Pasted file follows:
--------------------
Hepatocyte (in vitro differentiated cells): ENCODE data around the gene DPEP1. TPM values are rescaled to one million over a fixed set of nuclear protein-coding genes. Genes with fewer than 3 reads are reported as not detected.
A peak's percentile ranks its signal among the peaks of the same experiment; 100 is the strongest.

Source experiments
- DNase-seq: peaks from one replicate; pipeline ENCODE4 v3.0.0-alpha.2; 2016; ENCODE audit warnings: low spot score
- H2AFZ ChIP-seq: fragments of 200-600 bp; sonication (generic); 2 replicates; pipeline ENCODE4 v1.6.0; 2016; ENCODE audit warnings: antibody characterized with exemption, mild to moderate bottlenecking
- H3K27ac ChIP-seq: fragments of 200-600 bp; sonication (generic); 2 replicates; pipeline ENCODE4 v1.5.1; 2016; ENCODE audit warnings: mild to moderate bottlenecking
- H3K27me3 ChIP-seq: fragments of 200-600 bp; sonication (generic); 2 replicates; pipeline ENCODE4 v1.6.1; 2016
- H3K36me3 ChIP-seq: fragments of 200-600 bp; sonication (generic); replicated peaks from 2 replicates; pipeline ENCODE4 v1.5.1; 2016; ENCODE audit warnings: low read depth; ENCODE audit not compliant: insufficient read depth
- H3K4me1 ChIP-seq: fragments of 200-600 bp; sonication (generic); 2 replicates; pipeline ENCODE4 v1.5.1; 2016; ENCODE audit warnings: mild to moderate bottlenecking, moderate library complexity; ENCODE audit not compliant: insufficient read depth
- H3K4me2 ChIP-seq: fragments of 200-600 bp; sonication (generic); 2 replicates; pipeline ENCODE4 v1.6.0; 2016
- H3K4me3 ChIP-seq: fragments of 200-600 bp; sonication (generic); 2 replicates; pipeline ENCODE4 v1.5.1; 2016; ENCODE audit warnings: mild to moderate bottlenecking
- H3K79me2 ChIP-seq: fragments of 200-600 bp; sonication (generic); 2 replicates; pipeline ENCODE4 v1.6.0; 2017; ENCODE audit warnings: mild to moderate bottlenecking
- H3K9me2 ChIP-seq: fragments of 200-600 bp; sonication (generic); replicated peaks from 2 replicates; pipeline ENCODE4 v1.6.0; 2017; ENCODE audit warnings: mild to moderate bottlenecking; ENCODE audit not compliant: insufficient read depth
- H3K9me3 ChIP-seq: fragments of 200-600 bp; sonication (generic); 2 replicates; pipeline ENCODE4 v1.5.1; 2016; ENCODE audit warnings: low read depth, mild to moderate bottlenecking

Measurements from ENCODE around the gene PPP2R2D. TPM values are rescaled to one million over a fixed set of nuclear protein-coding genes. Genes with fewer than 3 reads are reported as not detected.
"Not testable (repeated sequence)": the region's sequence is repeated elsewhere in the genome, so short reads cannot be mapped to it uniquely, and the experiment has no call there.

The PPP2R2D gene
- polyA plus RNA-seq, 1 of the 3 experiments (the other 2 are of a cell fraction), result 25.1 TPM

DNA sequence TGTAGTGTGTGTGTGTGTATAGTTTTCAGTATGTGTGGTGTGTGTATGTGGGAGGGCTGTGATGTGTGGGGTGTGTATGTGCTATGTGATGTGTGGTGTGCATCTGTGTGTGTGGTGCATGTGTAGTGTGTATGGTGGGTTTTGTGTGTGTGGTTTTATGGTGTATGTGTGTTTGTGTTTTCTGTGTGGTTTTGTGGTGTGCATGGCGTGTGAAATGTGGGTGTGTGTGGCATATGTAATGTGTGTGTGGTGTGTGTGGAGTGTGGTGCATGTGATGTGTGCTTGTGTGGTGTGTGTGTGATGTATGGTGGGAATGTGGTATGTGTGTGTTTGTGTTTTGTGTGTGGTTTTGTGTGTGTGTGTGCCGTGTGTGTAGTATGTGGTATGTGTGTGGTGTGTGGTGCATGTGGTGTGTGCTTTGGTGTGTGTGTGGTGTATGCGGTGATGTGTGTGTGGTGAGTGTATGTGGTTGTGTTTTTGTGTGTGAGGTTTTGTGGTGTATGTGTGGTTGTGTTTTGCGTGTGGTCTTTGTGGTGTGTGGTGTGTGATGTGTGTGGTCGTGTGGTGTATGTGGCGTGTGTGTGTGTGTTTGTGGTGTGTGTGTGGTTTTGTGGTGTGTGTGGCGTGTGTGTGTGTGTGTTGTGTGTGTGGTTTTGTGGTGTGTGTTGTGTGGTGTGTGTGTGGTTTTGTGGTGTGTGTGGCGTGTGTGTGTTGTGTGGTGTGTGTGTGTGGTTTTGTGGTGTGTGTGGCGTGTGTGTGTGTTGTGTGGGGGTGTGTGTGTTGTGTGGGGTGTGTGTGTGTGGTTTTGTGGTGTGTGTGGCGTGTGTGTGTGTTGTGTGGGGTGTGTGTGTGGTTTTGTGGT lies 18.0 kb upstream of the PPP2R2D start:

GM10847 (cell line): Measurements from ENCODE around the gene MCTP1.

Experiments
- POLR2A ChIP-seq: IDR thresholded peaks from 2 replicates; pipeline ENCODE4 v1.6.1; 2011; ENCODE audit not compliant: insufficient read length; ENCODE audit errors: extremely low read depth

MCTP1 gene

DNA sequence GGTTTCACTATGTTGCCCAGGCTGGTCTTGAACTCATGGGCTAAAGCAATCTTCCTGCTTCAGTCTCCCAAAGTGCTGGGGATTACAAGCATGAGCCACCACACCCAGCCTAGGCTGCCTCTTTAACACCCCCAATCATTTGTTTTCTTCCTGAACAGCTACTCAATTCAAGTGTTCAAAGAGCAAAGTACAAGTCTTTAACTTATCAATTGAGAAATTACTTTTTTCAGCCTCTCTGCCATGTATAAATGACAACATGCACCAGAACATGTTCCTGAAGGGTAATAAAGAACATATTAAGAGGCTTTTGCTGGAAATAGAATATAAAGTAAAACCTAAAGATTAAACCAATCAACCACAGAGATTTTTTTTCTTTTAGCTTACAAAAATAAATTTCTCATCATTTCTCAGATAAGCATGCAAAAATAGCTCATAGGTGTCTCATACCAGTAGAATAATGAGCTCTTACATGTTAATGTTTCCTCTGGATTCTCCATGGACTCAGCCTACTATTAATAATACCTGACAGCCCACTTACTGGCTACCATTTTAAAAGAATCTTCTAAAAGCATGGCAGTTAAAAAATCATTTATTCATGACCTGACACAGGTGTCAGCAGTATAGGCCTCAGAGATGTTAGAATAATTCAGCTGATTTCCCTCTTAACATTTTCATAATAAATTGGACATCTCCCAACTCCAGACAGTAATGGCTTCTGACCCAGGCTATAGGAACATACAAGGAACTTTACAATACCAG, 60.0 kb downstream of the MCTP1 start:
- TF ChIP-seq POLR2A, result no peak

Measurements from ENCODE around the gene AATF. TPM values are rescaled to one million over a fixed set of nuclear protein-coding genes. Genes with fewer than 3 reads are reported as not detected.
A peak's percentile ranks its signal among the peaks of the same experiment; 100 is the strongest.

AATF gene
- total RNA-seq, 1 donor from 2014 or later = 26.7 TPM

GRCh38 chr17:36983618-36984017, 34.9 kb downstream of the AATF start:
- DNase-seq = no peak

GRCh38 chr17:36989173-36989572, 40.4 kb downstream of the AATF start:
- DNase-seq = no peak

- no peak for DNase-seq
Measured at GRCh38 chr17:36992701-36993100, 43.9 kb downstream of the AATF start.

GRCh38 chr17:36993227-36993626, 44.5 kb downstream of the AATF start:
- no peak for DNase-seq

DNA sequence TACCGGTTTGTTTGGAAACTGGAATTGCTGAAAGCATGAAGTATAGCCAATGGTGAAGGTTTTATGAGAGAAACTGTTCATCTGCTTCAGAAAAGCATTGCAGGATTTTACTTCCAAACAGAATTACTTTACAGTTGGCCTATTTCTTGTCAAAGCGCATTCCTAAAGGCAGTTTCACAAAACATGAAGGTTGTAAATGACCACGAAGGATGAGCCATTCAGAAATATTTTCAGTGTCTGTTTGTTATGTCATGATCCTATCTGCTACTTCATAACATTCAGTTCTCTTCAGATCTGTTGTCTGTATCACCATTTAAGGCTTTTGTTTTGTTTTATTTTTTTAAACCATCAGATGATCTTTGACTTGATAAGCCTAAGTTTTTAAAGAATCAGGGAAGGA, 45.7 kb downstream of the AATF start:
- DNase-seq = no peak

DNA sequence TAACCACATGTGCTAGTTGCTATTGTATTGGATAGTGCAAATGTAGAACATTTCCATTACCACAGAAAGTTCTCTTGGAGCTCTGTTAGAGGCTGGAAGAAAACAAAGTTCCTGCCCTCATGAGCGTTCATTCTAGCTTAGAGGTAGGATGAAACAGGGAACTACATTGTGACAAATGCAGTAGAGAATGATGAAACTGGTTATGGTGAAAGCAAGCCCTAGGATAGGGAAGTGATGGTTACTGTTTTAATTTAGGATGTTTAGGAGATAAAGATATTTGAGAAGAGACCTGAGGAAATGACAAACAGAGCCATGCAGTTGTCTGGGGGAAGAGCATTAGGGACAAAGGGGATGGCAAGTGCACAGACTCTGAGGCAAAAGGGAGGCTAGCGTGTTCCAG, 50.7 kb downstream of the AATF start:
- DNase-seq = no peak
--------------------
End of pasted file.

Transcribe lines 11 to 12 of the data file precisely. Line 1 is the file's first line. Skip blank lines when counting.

- H3K4me3 ChIP-seq: fragments of 200-600 bp; sonication (generic); 2 replicates; pipeline ENCODE4 v1.5.1; 2016; ENCODE audit warnings: mild to moderate bottlenecking
- H3K79me2 ChIP-seq: fragments of 200-600 bp; sonication (generic); 2 replicates; pipeline ENCODE4 v1.6.0; 2017; ENCODE audit warnings: mild to moderate bottlenecking